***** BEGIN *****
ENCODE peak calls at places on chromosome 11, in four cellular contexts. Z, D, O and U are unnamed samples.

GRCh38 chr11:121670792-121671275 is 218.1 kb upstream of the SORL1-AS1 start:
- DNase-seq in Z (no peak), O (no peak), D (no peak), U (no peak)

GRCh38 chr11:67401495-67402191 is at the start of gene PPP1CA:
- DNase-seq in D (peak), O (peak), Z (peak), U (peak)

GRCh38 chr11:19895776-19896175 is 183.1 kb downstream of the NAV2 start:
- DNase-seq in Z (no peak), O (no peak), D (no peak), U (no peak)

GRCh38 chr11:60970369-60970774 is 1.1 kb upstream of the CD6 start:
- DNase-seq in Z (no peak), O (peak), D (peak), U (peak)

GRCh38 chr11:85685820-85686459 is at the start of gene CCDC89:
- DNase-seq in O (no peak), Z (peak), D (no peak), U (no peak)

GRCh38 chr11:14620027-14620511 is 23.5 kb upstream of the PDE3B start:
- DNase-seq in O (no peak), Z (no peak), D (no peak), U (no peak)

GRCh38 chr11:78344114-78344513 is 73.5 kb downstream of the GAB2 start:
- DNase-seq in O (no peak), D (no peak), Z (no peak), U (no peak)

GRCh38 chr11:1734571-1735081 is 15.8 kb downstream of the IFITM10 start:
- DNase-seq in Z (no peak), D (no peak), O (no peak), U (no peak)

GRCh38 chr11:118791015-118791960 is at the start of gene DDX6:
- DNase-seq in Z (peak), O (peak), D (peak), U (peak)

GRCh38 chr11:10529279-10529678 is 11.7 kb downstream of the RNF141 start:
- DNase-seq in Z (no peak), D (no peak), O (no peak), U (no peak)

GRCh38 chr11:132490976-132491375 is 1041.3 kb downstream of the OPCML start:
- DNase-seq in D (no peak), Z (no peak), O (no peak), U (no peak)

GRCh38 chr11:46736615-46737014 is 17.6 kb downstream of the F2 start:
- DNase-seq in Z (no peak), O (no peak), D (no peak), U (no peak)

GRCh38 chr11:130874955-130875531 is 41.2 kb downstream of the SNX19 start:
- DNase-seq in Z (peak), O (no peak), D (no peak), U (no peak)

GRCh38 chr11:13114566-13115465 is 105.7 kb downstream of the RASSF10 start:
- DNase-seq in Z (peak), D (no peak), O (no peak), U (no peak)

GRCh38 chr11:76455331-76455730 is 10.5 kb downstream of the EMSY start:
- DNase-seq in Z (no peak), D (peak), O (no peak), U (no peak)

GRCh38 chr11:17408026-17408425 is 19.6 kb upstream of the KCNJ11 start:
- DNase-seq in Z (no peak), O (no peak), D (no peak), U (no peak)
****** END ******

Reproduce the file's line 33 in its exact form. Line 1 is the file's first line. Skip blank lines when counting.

- DNase-seq in Z (no peak), O (no peak), D (no peak), U (no peak)